Photo by Daniel R. Burke
As a man traveling alone, Professor of Social Work Richard Estes has been approached by his share of prostitutes.
But none of this prepared the child-welfare advocate for what he encountered while at a conference for child advocates in Jakarta, Indonesia, a few years ago.
There was this intersection with 15 to 30 [child] prostitutes on each corner, all managed by a pimp. And the pimps pursued me, trying to ply their wares.
Can you imagine crossing the street to get something from the store and the pimps descend on you? It really made me angry.
So much so that when he returned to the States, he decided to look into the problem of commercial sexual exploitation of children in North America.
Armed with seed money from the federal government, Estes and Center for Study of Youth Policy Fellow Neal Alan Weiner enlisted the help of Mexican and Canadian scholars to study the phenomenon in the North American free-trade zone.
In all, the researchers interviewed child prostitutes, their customers and the people who profit off of them in 28 cities, 17 of which were in the United States. The cities chosen were all either major vacation destinations what Estes termed sun and sand cities like San Diego or major convention cities like Chicago. Philadelphia, where Estes began his project, was one of the 17.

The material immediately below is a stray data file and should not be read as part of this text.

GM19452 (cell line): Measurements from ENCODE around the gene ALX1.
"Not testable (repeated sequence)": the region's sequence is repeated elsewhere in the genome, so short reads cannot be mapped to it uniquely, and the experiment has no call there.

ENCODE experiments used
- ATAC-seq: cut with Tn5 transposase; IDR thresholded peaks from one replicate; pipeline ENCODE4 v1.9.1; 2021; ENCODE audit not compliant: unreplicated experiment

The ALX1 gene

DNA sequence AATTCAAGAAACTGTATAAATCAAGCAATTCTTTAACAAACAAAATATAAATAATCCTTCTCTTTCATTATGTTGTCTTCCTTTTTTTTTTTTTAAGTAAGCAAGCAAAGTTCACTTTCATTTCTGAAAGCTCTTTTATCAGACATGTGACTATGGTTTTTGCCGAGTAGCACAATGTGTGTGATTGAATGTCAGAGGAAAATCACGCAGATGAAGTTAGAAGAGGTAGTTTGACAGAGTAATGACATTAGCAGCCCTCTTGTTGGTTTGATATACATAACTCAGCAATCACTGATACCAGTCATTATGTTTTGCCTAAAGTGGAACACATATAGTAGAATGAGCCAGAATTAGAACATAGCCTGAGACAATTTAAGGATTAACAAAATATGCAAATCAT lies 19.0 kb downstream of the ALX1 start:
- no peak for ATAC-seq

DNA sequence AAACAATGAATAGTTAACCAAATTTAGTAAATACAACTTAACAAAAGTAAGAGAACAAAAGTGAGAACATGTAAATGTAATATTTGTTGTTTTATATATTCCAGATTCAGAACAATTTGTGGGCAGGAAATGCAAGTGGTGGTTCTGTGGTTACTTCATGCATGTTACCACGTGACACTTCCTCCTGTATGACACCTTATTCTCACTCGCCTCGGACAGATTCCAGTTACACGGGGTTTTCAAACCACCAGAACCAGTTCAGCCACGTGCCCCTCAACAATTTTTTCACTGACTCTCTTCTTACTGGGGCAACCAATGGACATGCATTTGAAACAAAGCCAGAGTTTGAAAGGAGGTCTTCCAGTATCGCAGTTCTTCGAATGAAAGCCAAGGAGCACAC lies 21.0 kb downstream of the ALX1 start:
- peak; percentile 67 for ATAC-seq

What the researchers found out surprised them. Their findings, released Sept. 10 to much fanfare in the press, shattered several myths about the problem.
What I didnt expect were the sheer numbers of children involved in the sex trade, Estes said. The researchers estimated that from 240,000 to 300,000 children in the United States are at risk for exploitation due to their status as runaways or throwaways.
And contrary to popular assumptions, most of them are neither poor nor black. Sixty to 70 percent of the children we met were white and from working- and middle-class homes, Estes said.
One reason Estes took on this project is because the subject is shrouded in secrecy in the United States. When he spoke with social-service agencies in Philadelphia, he said, We were stunned to find out that [they] knew little about it.
The press was equally stunned to find out what Estes learned. You could see it on the faces of the camera crews at the press conference.
Estes hopes that once the initial shock wears off, policymakers will take action to address the problem. Instead of arresting the kids, he said, the police should focus on the johns and the people who are making money off the kids. He advocates sending the customers to special schools where they learn the consequences of their actions. Such schools already exist in San Francisco and Las Vegas, and the repeat offense rate in those cities is only 3 percent for john-school graduates, he said.
As for the kids, they need a tremendous range of services. But at the moment, the police only contribute to their re-victimization, he said, with their policy of arresting children for sex offenses.
Originally published on September 27, 2001